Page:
At first blush, Susan's was a common upper class waspy New England story, but her family passions were more Kennedyesque than Puritanical. Born June 7, 1940, Susan's parents divorced when she was very young to remarry others. She found out at her debutante ball at the Plaza Hotel in New York that her parents had gotten back together, only to divorce again. Rowland went to Ethel Walkers, a girl's boarding school, before majoring in art at Vassar. She met her first husband summering on the Cape—both sailed and were part of the Wianno country club. Her husband, Robin Rowland, was a med student at Yale. Despite her attempt to run, they married the summer between her junior and senior years, and two days after she took her senior final exams, Susan gave birth to their first child, a son, Christopher, whom his artist mom would dub Christo. She was still in the hospital during Vassar’s graduation ceremony. Robin did his medical residency in Lexington, Kentucky before the family moved out west when he got a job working for the Indian Health Service on a Navaho reservation near Canyon De Chelly in Arizona. It was here that Susan refound that free spirit: she was inspired by the west. She loved the open skies, stark colors and her Appaloosa pony named Quiche. Her art bloomed, even as her marriage failed. By the end of 1967, Susan had left Robin and she, Christo and Christo’s little sister Alix spent a summer back on Cape Cod with Robin’s mom before they moved to New York City. There she attended the Art Students League and worked as a secretary for an architecture company, her evenings spent in New York’s social scene. She quickly became a fixture at Elaine’s on the Upper East Side.
But the west called her back and by 1974, she and her kids moved to rural New Mexico with a wealthy boyfriend who bought a ranch in the northern part of the state. The house always smelled of linseed oil from Susan's paintings, and she entered one of the most successful periods of her artistic life, her work selling well at galleries in Santa Fe. But, again, the relationship didn’t last; the ranch owner was one of series of serious relationships that Susan had where she happily committed right up until the moment they asked her to marry them—and then she bolted. Three years later, Susan and her daughter moved to Santa Fe where her art was taking off. Christo went to boarding school. Susan was always reading and learning about progressive, and sometimes mystic, ideas and issues. While in Santa Fe, her best friend and boarding school roommate Barbara Maltby recalls, Susan was reading about Silva mind control. She had a dog, one of a series of dogs Susan would adopt and adore throughout her life, but the dog got lost. Using the Silva method, Susan sat and meditated and she envisioned the dog at a smithy she worked with about 25 miles away. How she could have ended up there, so far away, baffled her, but Susan and Barbara got into the car and sure enough: there was the dog. “It was amazing,” Barbara says. “She was always looking at ways to think more non-rationally and non-linear to access more of your intuition.” Two years later, the family moved back to New York this time the Upper West Side, where Susan had a studio looking down Broadway. Her art didn’t sell as well in New York. “Like most artists—with the exception perhaps of Pablo Picasso—Susan wasn’t good at selling herself,” Barbara says. “She was great at the art, not so much at the retail.”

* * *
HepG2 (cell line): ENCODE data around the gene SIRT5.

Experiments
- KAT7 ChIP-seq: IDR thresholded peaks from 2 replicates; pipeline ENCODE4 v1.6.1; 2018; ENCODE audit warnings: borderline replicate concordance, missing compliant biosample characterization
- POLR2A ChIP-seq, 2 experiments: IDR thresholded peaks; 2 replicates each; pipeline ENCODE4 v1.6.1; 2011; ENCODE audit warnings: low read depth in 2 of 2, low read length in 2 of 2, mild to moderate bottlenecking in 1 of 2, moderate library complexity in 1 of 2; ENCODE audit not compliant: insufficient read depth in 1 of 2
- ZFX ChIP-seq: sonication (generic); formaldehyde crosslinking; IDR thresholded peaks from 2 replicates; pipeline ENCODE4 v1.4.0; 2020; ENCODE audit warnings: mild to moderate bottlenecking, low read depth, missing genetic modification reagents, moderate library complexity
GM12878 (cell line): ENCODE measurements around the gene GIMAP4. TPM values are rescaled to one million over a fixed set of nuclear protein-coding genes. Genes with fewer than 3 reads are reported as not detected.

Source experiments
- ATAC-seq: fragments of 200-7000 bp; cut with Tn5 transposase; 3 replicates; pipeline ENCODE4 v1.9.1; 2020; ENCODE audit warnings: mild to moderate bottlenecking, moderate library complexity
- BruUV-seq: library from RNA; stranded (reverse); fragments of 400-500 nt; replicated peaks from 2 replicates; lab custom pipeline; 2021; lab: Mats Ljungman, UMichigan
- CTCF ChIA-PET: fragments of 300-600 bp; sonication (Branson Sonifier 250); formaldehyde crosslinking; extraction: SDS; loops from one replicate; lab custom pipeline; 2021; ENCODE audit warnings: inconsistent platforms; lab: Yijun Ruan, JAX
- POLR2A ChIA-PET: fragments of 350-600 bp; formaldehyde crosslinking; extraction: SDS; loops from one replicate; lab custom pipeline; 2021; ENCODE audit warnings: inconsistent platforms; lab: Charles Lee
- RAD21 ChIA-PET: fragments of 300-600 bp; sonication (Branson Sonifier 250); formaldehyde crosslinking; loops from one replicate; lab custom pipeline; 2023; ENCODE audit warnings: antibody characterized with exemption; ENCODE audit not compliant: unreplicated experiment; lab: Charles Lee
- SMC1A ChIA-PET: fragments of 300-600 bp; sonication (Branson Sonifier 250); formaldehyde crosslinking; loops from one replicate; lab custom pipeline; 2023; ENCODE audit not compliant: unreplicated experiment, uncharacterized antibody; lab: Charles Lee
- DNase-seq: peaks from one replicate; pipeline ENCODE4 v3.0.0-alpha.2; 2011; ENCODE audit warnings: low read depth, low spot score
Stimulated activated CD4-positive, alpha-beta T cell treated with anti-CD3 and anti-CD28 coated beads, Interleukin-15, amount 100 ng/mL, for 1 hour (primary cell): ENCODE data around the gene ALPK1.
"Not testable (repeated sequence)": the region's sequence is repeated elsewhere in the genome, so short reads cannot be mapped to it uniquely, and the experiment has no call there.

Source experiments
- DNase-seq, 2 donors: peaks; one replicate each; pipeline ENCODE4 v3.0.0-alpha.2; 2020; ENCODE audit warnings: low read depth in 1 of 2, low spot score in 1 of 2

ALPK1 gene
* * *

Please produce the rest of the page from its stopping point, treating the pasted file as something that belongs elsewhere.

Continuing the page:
But where her art sales faltered, her personal life excelled. Nearly 20 years after the end of her first marriage, she met and married her second husband, Tony Sifton, a federal judge on the U.S. District Court. Finally, her run was slowing to a stroll. Susan and Tony moved to Brooklyn, near Flatbush, and their kids combined to become the typical modern family. The building was an old warehouse—they were one of the first families to move into it—and Susan had an enormous studio where she’d paint and sculpt for the next 30 years. They settled into a good life with a country house in Sag Harbor and season tickets at the Metropolitan Opera. Susan developed another passion: gardening, tending to a huge rooftop garden in Brooklyn and massive yard in Sag Harbor. And she adopted dogs, four Rottweiler’s. They had a fabulous group of highly intellectual friends, from the New York Times' Judy Miller and her husband New York Book Review founder Jay Epstein, to authors Fred Seidel and Bob Loomis to artist Maya Lin and actress Estelle Parsons. “She had a wry sense of humor and a super quick wit,” Christo recalls. “She was creative and exciting. She was an explosion of creativity. It was extraordinary to be around.”
They raised exceptional children: Christo went on to become the Boston Globe’s Washington Bureau Chief, Alix became a realtor in Durango, Colorado. Sifton’s three sons also did well: Sam became a New York Times food critic, John works for Human Rights Watch and Toby is a Buddhist counselor in Maine. When Tony was dying of sarcoidosis in 2009, he fretted about who would take care of Susan? The family simply thought he was being protective, which he was. But he must have seen her slipping before his death because by 2011 it became clear she had a progressive dementia. These days, two broken hips have kept Susan confined mostly to a wheelchair. But she still smiles readily and lights up when Christo talks about past adventures. She's still a beautiful woman with a mane of silver hair and big blue eyes. But most of all, she lights up when her youngest grandchild—Izzy, the fifth of five granddaughters–comes for her weekly visit.